Design and lifestyle guru Charlotte Moss is very much a woman of the world. And we mean that literally. Raised in a traditional, “very Southern” household, she has made traveling, absorbing other cultures and observing this wonderful varied world we live in an integral part of her life and career.
We were lucky enough to pick her brain over coffee al fresco on a lovely spring morning in NYC and learn more about her fascinating take on design, entertaining, and inspiration.
Charlotte, tell us a little about yourself and your upbringing.
My upbringing was very Southern. I grew up in Virginia as the oldest of five siblings. My mother’s and grandmother’s houses were very different from the way I design now; however, I have definitely always carried those values of Southern hospitality and graciousness into my work.
How did your career path lead to your current role, and is this something you always aspired to?
I had always felt pulled to the arts and wanted to pursue a creative field, but I played it safe and majored in English. I worked on Wall Street for many years, which was actually a huge help in developing a business acumen when I took an entrepreneurial step later in my career. I eventually left Wall Street, picked up and traveled to England where I fell in love with the English country style of design and decorating. I bought a container full of antiques and just went for it! At the time I purchased those first pieces, that look and aesthetic happened to be very on-trend and in demand and so it took off from there.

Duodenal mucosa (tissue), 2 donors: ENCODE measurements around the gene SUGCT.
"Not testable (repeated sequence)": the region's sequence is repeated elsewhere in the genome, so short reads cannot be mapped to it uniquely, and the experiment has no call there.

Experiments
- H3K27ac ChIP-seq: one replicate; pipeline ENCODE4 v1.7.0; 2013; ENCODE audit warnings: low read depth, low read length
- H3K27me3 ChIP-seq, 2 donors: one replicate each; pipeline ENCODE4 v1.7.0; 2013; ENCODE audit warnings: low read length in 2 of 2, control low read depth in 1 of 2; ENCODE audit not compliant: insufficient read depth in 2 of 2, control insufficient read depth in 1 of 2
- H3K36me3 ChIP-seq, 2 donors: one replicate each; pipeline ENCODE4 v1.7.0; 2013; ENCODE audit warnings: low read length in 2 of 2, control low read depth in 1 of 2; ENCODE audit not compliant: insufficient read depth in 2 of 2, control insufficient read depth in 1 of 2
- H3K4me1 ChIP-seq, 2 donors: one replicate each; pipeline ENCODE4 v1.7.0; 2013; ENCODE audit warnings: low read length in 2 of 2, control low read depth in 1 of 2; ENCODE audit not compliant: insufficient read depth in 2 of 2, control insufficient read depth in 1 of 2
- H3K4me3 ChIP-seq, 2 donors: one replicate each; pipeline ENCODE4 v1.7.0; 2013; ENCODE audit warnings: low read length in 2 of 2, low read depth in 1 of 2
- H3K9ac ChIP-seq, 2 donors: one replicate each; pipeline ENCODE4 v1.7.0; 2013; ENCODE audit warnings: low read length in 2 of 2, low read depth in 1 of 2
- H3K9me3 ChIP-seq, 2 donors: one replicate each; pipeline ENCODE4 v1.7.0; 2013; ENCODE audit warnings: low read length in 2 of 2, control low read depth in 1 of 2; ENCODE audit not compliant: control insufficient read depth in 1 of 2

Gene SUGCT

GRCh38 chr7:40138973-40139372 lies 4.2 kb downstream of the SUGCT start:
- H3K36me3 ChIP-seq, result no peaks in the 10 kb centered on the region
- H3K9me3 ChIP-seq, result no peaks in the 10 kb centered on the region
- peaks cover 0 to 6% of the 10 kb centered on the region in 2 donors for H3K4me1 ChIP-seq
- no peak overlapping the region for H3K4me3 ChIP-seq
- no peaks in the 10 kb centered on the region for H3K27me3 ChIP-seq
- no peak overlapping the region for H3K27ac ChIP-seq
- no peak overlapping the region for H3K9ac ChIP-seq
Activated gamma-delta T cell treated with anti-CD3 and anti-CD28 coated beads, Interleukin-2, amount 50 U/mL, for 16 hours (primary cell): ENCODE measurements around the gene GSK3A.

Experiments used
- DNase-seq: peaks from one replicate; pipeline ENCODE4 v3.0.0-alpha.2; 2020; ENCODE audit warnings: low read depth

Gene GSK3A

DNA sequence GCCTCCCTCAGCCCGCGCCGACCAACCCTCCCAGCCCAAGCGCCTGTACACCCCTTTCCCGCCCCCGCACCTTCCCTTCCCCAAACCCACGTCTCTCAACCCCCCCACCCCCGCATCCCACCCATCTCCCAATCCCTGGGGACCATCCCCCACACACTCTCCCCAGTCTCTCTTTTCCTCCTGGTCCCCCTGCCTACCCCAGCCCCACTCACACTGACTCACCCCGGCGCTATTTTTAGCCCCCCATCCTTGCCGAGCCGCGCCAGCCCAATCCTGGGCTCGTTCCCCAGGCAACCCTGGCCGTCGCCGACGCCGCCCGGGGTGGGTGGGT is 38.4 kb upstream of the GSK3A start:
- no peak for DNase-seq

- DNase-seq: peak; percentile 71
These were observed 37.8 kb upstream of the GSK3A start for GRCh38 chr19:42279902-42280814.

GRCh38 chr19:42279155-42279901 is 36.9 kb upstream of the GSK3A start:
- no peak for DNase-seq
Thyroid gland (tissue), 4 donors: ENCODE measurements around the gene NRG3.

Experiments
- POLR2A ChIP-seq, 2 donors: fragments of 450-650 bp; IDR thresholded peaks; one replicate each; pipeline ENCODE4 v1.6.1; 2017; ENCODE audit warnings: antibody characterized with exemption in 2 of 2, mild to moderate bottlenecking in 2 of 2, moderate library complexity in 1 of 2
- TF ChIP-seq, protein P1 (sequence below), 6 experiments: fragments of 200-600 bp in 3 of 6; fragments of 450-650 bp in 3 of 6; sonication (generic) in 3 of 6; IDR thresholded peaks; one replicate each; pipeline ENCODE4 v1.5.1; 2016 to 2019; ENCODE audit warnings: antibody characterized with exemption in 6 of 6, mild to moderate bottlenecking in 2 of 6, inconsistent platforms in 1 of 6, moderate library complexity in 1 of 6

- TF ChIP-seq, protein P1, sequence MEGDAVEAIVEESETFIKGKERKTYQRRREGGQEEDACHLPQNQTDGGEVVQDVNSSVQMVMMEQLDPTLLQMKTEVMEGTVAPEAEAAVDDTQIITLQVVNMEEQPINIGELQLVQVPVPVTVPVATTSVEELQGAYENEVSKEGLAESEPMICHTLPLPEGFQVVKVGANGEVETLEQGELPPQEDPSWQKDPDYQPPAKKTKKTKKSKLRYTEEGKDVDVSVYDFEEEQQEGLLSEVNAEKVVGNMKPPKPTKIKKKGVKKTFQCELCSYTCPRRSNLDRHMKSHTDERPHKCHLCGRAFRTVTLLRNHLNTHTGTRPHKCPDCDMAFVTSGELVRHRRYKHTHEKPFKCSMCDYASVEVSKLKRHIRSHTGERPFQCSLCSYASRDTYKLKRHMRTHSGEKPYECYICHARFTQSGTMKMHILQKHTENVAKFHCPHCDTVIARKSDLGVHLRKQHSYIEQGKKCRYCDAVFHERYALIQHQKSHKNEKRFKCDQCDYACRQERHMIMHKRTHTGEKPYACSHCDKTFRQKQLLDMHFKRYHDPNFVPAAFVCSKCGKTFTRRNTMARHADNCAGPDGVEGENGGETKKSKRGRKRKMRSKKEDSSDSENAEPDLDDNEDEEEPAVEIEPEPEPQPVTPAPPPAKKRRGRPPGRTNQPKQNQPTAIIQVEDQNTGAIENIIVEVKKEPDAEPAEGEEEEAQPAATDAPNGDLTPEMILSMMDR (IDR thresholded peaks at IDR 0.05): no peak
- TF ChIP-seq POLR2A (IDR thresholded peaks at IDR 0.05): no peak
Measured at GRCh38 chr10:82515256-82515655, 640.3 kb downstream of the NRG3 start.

You have many published books – incredible! What are your favorite topics to cover?
A Visual Life is my most personal book. It has so much of my soul in it, and it reflects my collections and passions over the years. I believe we do the best work outside of our comfort zone and this book pushed me to put myself out there to the world. It has a scrapbook feel and is filled with many of my own photos and inspirations. I don’t want to say “you have to do things this particular way”—I look to offer different options and avenues and the reader can choose what resonates with them. This is one way of doing it and here’s a starting point…My end goal is designing rooms with “open arms,” rooms that welcome you and that you want to spend time and relax in.
At Etienne Aigner, we are all about building on our classic heritage and expertise in craftsmanship. How do you use your experience and skill set to evolve your own unique brand?
You have to do what I call your “visual homework.” Immerse yourself in the field, read everything you can on the subject for background and context. I went to lectures, I read books, I reviewed technical documents. All of this gave me the background and expertise I needed, even if it wasn’t immediately put to use. Eventually this knowledge and the skills become useful. You absolutely have to pay attention and acutely observe the world around you.